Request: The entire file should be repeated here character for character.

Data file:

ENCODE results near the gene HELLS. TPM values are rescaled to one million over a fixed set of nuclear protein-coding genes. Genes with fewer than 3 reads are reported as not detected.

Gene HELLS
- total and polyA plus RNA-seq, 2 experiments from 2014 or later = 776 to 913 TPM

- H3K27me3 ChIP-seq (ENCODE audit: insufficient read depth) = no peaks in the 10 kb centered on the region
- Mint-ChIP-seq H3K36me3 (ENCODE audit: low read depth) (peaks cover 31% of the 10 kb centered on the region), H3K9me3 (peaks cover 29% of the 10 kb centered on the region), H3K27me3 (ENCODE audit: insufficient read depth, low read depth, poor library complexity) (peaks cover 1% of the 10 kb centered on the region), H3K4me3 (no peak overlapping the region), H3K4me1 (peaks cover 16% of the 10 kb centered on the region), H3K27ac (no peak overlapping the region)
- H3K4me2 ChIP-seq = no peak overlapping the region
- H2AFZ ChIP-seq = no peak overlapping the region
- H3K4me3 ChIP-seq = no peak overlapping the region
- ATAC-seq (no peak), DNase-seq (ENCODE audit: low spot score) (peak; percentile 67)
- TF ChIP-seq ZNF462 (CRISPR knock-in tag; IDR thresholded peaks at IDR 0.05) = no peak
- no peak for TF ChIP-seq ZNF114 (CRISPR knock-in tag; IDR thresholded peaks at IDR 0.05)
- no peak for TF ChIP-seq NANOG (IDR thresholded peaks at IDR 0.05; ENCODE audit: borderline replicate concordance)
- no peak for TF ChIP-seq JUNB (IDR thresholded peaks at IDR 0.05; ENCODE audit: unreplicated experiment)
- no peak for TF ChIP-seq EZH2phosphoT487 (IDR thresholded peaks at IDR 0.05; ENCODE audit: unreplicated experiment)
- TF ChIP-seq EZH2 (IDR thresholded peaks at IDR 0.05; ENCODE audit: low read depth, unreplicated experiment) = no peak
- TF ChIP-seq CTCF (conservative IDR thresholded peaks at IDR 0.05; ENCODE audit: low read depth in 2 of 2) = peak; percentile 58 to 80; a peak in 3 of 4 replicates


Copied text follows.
ENCODE results near the gene HELLS. TPM values are rescaled to one million over a fixed set of nuclear protein-coding genes. Genes with fewer than 3 reads are reported as not detected.

Gene HELLS
- total and polyA plus RNA-seq, 2 experiments from 2014 or later = 776 to 913 TPM

- H3K27me3 ChIP-seq (ENCODE audit: insufficient read depth) = no peaks in the 10 kb centered on the region
- Mint-ChIP-seq H3K36me3 (ENCODE audit: low read depth) (peaks cover 31% of the 10 kb centered on the region), H3K9me3 (peaks cover 29% of the 10 kb centered on the region), H3K27me3 (ENCODE audit: insufficient read depth, low read depth, poor library complexity) (peaks cover 1% of the 10 kb centered on the region), H3K4me3 (no peak overlapping the region), H3K4me1 (peaks cover 16% of the 10 kb centered on the region), H3K27ac (no peak overlapping the region)
- H3K4me2 ChIP-seq = no peak overlapping the region
- H2AFZ ChIP-seq = no peak overlapping the region
- H3K4me3 ChIP-seq = no peak overlapping the region
- ATAC-seq (no peak), DNase-seq (ENCODE audit: low spot score) (peak; percentile 67)
- TF ChIP-seq ZNF462 (CRISPR knock-in tag; IDR thresholded peaks at IDR 0.05) = no peak
- no peak for TF ChIP-seq ZNF114 (CRISPR knock-in tag; IDR thresholded peaks at IDR 0.05)
- no peak for TF ChIP-seq NANOG (IDR thresholded peaks at IDR 0.05; ENCODE audit: borderline replicate concordance)
- no peak for TF ChIP-seq JUNB (IDR thresholded peaks at IDR 0.05; ENCODE audit: unreplicated experiment)
- no peak for TF ChIP-seq EZH2phosphoT487 (IDR thresholded peaks at IDR 0.05; ENCODE audit: unreplicated experiment)
- TF ChIP-seq EZH2 (IDR thresholded peaks at IDR 0.05; ENCODE audit: low read depth, unreplicated experiment) = no peak
- TF ChIP-seq CTCF (conservative IDR thresholded peaks at IDR 0.05; ENCODE audit: low read depth in 2 of 2) = peak; percentile 58 to 80; a peak in 3 of 4 replicates